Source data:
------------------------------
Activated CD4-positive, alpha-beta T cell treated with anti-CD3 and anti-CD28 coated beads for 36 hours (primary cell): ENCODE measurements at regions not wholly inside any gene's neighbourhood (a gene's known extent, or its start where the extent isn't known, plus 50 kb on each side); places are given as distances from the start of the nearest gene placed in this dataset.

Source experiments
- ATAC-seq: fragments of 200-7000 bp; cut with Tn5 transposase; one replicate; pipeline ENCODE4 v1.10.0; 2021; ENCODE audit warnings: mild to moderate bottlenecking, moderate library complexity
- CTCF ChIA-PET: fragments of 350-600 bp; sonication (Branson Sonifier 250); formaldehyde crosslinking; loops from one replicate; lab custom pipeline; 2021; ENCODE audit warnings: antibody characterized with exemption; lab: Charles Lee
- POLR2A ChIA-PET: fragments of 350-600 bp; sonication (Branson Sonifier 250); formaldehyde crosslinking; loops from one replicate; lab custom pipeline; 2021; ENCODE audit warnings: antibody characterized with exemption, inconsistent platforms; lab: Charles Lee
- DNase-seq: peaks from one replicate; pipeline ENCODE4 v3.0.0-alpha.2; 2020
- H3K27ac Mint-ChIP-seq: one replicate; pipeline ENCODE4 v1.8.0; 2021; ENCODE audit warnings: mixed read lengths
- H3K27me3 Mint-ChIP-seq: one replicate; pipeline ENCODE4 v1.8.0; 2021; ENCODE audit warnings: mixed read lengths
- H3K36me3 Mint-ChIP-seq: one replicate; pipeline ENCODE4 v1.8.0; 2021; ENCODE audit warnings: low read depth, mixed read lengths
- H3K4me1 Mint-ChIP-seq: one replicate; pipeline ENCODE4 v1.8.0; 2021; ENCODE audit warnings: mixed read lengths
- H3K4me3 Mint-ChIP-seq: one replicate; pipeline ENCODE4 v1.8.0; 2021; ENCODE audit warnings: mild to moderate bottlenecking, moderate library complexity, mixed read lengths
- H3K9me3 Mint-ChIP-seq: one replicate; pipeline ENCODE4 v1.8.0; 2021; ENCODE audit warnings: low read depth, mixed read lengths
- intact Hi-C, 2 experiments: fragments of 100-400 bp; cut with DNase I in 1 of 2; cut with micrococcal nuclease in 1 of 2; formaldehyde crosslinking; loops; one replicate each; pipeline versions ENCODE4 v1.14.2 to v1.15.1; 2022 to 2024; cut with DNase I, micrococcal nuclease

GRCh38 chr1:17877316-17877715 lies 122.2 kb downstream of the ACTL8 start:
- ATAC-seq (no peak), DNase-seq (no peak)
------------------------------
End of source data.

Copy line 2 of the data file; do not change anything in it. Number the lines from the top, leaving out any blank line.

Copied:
Source experiments